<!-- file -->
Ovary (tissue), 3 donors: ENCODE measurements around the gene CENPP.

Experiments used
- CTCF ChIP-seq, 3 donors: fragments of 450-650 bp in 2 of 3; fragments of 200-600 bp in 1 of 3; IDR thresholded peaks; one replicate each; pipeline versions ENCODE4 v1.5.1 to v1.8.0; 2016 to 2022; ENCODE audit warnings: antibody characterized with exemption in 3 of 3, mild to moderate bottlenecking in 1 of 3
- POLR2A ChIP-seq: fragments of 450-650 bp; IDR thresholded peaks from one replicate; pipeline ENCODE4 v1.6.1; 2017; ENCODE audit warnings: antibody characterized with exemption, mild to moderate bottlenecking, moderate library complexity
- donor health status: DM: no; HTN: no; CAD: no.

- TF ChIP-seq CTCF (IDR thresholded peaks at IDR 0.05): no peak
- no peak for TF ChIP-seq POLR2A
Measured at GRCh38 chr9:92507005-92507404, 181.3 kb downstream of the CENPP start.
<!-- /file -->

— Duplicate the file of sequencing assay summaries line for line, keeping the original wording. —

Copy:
Ovary (tissue), 3 donors: ENCODE measurements around the gene CENPP.

Experiments used
- CTCF ChIP-seq, 3 donors: fragments of 450-650 bp in 2 of 3; fragments of 200-600 bp in 1 of 3; IDR thresholded peaks; one replicate each; pipeline versions ENCODE4 v1.5.1 to v1.8.0; 2016 to 2022; ENCODE audit warnings: antibody characterized with exemption in 3 of 3, mild to moderate bottlenecking in 1 of 3
- POLR2A ChIP-seq: fragments of 450-650 bp; IDR thresholded peaks from one replicate; pipeline ENCODE4 v1.6.1; 2017; ENCODE audit warnings: antibody characterized with exemption, mild to moderate bottlenecking, moderate library complexity
- donor health status: DM: no; HTN: no; CAD: no.

- TF ChIP-seq CTCF (IDR thresholded peaks at IDR 0.05): no peak
- no peak for TF ChIP-seq POLR2A
Measured at GRCh38 chr9:92507005-92507404, 181.3 kb downstream of the CENPP start.